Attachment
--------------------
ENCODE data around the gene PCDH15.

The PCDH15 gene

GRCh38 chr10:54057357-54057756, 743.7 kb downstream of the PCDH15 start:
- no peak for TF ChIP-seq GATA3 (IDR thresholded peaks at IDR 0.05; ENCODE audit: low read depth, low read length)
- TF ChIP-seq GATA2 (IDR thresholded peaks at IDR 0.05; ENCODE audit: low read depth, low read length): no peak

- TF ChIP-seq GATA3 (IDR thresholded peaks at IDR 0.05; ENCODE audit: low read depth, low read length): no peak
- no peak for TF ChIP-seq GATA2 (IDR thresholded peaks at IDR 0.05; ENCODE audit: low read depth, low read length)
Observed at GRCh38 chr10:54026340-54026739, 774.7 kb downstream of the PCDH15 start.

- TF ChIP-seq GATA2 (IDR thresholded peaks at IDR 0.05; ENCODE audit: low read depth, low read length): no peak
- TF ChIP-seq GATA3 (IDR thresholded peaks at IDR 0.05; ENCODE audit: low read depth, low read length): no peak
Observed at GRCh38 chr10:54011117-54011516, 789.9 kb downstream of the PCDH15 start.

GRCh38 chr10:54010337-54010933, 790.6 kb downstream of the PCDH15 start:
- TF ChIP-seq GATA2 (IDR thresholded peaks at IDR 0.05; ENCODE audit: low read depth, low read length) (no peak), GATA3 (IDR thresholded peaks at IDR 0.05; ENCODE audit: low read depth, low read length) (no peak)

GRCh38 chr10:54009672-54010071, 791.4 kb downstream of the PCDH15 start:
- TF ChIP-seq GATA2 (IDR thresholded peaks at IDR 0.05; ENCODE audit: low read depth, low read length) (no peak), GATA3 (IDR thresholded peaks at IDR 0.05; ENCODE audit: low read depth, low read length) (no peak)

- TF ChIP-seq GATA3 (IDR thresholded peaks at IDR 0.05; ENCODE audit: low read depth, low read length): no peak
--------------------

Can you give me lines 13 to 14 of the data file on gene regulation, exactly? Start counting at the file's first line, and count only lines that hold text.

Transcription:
- TF ChIP-seq GATA2 (IDR thresholded peaks at IDR 0.05; ENCODE audit: low read depth, low read length) (no peak), GATA3 (IDR thresholded peaks at IDR 0.05; ENCODE audit: low read depth, low read length) (no peak)

GRCh38 chr10:54009672-54010071, 791.4 kb downstream of the PCDH15 start: